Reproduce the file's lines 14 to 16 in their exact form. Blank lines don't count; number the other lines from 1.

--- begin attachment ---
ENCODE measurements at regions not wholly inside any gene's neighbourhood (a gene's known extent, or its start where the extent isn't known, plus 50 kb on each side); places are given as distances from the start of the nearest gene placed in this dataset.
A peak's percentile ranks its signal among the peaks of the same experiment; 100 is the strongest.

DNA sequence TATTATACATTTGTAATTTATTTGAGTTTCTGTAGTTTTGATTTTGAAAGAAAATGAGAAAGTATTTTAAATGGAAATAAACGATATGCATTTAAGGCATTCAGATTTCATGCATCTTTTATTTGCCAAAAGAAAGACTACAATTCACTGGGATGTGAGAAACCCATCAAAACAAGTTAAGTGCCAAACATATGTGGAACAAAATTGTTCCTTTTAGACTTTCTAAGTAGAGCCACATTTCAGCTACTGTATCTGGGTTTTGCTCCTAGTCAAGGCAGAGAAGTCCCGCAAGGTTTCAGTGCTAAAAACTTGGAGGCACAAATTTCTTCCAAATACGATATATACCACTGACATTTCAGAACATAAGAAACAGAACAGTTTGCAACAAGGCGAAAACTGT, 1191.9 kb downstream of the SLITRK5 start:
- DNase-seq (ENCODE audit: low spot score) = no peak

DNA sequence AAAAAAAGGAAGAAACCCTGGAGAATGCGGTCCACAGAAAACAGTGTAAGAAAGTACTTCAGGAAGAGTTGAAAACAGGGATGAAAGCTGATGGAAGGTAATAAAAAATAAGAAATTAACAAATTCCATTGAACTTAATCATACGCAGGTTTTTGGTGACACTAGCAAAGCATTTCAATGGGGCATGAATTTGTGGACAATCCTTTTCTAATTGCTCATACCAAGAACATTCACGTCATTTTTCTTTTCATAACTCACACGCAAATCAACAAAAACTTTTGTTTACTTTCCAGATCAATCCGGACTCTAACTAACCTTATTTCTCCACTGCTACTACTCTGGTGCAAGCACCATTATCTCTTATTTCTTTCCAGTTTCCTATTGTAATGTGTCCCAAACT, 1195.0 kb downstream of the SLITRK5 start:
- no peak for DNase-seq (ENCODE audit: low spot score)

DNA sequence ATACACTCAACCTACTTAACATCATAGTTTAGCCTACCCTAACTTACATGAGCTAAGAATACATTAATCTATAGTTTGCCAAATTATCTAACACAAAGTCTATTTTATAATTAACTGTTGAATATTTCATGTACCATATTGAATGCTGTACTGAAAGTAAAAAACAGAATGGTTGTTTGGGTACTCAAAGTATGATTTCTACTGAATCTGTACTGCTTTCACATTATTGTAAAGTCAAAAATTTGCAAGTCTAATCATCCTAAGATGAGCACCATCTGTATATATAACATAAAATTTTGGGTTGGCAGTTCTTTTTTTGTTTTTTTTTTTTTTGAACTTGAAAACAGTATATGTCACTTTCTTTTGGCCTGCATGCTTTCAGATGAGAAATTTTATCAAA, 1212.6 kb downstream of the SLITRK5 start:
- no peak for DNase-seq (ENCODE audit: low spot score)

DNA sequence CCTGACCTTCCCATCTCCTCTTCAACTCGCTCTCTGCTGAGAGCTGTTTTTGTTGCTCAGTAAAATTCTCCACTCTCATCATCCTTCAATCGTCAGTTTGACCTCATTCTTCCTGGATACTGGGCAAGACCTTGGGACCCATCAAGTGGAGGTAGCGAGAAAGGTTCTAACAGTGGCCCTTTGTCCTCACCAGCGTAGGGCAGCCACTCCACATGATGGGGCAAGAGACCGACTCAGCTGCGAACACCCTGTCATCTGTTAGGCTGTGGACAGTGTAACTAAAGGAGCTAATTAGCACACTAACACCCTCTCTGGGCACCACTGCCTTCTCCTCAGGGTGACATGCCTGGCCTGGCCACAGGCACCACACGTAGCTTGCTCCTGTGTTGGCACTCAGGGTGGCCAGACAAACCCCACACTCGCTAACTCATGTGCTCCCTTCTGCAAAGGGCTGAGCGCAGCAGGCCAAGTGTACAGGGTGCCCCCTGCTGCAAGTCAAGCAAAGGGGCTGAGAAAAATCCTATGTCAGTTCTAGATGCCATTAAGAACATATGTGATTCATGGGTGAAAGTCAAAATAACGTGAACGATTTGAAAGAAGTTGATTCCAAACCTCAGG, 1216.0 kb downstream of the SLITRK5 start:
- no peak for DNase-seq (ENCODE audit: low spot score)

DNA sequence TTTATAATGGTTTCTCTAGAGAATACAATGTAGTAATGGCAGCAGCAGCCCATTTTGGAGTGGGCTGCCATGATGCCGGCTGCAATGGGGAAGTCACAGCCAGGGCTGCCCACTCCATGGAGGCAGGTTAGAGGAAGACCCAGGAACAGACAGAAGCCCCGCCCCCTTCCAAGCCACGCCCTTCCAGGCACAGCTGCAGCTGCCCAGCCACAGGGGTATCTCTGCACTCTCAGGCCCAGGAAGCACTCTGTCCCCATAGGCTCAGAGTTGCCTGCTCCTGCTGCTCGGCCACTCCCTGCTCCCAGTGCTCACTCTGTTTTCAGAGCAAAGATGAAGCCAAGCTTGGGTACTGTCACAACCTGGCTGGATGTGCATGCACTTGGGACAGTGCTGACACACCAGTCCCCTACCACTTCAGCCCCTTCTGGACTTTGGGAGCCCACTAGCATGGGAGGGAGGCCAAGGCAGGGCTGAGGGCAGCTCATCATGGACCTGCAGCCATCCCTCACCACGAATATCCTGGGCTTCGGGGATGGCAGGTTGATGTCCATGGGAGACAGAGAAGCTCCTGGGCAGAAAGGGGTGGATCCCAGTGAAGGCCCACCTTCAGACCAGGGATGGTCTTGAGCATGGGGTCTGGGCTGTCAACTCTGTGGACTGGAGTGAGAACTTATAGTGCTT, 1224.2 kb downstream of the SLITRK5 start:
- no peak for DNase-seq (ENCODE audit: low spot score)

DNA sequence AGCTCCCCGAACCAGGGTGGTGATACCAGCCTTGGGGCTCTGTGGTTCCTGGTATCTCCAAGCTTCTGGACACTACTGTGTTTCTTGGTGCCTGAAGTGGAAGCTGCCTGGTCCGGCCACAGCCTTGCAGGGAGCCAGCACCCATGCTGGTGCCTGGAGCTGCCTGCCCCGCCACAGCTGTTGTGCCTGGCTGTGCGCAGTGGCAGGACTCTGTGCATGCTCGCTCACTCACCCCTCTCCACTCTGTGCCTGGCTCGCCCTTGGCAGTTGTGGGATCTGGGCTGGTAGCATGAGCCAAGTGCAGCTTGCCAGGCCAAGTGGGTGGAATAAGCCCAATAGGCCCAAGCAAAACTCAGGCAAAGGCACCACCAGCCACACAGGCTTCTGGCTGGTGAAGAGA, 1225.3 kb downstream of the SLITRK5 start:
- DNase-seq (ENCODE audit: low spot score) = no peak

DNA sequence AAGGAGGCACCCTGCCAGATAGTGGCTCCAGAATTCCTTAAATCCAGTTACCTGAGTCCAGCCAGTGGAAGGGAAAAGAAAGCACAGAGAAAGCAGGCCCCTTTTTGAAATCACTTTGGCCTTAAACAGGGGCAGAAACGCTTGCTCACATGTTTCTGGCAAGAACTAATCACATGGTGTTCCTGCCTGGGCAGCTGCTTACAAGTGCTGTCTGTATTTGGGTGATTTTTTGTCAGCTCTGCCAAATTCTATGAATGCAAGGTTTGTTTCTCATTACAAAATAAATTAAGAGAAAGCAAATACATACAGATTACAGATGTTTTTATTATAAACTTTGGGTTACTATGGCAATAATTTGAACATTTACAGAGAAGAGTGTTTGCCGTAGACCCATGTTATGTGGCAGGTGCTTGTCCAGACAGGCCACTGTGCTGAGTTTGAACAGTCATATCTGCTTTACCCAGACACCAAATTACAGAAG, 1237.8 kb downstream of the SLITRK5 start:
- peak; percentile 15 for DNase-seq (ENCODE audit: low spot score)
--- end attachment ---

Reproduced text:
- DNase-seq (ENCODE audit: low spot score) = no peak

DNA sequence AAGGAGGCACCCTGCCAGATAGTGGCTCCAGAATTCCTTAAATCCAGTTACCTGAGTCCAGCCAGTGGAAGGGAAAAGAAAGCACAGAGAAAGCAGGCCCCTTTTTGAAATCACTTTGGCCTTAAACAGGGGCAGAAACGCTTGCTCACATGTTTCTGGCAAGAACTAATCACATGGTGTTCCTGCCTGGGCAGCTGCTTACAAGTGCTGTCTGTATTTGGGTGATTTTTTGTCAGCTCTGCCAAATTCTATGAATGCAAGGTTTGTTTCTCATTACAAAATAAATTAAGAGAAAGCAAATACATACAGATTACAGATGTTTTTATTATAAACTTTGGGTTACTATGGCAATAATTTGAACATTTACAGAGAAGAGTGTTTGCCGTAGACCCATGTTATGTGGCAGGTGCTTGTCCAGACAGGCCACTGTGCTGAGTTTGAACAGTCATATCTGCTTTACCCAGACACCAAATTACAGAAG, 1237.8 kb downstream of the SLITRK5 start:
- peak; percentile 15 for DNase-seq (ENCODE audit: low spot score)